Whether you drive a beautiful Class A Tiffin Phaeton or smaller Class B Winnebago, it will need its oil changed on a regular basis. This chore isn’t particularly difficult and with the right tools, space, and time, you can change the oil in your RV before your next big adventure.
Before You Begin: Do You have the Space for DIY RV Maintenance?
You don’t need a garage with a lift big enough for your rig, but even a smaller RV needs a decent amount of space to get the oil changed.
You will need a flat surface to park the rig so that the oil will drain to the lowest point of the vehicle.
You will need a drain pan large enough to catch all the oil. Some large diesel engines use nearly 30 quarts!
If you are working on a Class A, you may need a stepladder to be able to reach the oil filler and the oil filter.
For full-timers, your RV park may not allow you to service your rig on site. It may be easier to work with your local truck or RV service centre.
If you have the elbow room and the right equipment, roll up your sleeves and grab some tools.
How Often Should I Change My RV Engine Oil?
Every RV should have its oil changed at least once a year. Even if you have it parked at your campground year-round, the oil and engine undergo changes due to the extreme temperatures of Canadian winters. Changing the oil ensures that any contaminants are removed before they can harm your engine.
If you are on the road most of the time, your diesel pusher may be able to go as far as 40,000 km between changes. However, if you only take it out for a few months in the summer, a good guideline for most gas and diesel engines is every 5,000 km or that once-a-year gold standard.
Always check your motorhome owner’s manual for recommended service intervals or ask your local RV maintenance centre for tips.
Also, don’t forget about changing the oil in your generator! It has an engine, too.
What You Need to Change the Oil in your RV
Before you grab the leftover oil from your classic convertible, stop! Read your owner’s manual for the RV engine type, the recommended oil weight for the current season, and the API standard for type of oil. Newer diesel engines that run with the DEF system must use the proper engine oil to protect the exhaust system.
Supplies Needed for an Oil Change:
- Nitrile gloves and safety glasses
- Proper screwdriver and torque wrench to remove and install drain plug
- Oil filter wrench
- The recommended amount of clean oil
- Large drip pan
- Jugs for recycling the oil
- Rolling creeper to get under your vehicle more comfortably
How to Change the Oil in my RV
1. Warm Up the Engine
Take the RV out for a few miles to heat up the engine. The helps to thin the oil for faster and more complete draining. It also helps to suspend particulates.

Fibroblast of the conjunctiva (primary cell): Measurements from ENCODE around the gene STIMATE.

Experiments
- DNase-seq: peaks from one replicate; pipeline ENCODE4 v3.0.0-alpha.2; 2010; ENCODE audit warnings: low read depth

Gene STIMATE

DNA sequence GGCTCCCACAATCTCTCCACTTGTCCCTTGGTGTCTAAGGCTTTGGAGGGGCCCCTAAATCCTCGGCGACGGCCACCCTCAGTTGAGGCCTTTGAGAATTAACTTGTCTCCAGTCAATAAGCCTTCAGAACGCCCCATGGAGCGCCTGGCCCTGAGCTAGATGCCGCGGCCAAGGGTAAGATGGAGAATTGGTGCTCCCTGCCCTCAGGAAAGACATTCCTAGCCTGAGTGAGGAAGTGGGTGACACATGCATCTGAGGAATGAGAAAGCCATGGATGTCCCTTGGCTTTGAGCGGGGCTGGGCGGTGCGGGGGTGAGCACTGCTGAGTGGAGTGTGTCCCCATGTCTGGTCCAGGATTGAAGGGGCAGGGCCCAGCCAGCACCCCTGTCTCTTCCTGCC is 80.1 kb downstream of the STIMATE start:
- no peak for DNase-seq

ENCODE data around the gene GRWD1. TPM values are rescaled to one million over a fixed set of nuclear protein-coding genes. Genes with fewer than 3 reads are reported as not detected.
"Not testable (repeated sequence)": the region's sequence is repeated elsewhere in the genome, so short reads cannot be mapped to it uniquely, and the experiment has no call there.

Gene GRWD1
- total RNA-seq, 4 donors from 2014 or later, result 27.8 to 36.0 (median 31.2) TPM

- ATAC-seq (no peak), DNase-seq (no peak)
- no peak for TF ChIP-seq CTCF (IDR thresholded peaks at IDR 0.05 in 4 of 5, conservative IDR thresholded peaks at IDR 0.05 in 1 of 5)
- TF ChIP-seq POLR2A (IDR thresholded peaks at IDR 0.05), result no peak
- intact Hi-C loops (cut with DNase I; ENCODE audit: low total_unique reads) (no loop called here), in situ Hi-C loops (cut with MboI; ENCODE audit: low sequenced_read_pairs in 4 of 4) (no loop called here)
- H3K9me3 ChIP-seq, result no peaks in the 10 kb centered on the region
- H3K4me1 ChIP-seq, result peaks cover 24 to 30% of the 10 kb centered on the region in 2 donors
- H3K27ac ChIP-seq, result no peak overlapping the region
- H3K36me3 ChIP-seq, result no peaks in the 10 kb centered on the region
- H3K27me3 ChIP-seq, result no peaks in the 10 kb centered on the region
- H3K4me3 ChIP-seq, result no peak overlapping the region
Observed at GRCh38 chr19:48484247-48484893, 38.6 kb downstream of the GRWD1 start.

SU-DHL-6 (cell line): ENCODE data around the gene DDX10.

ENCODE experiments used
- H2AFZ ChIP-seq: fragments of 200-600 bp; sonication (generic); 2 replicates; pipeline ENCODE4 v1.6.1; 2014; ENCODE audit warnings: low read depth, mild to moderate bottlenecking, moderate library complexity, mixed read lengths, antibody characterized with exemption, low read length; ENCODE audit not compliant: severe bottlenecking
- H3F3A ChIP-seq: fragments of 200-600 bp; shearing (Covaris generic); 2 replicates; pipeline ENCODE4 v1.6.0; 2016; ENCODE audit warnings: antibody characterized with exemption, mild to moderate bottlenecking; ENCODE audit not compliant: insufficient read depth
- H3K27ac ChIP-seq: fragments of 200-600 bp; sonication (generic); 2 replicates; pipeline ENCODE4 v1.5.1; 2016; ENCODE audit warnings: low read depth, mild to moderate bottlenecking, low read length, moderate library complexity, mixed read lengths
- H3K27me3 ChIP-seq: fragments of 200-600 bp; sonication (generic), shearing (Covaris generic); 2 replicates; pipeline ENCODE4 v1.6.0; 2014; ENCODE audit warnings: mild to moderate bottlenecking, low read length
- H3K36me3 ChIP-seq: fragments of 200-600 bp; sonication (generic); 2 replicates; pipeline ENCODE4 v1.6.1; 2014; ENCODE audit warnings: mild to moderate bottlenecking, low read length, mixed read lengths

2. Drain the Oil
Most RVs have engines sized for trucks. The drain plug will be secured with either a screw head or hex bolt. Position your drain pan under the drain plug, loosen it with a wrench, and remove the plug. Let the oil drain until you have just a slow drip. Your big rig will be pouring out nearly 30 litres of oil. Be prepared to catch it!
3. Change the Oil Filter
Place a small pan under the oil filter. It’s going to leak oil when you loosen it.
Use an oil filter wrench to twist it loose and dispose of it appropriately. Wipe down the seat. Use a dab of oil to wet the rim of the new filter and put the new O-ring in place. Twist the new filter back into place. Tighten it using the oil filter wrench.
4. Put Back the Oil Drain Plug
Use a torque wrench to properly reinstall the drain plug. Follow the guidelines in your owner’s manual to make sure it is tight enough to stay in place for the rough roads ahead. If it is too tight, you can deform the plug.
5. Refill the Oil
Find the oil filler at the top of your engine. Pour in the recommended amount of oil–double-checking that it is the proper weight and API standard.
6. Run the Engine and Let it Cool
Once you have checked for obvious leaks, turn the engine on and let it run for 10 to 15 minutes. Then let it cool. This allows the fresh oil to fully circulate through the engine and drain back down.
7. Recheck Oil Levels and Properly Dispose of the Used Oil
Use your dipstick the test the level. It should read near but not over the full mark. If it is low, add another litre of oil and check again.
Congratulations! Your RV is ready to roll for the season! For more tips and ideas for maintaining your rig and living the best RV lifestyle, visit our blog at Wayfarer Insurance Group.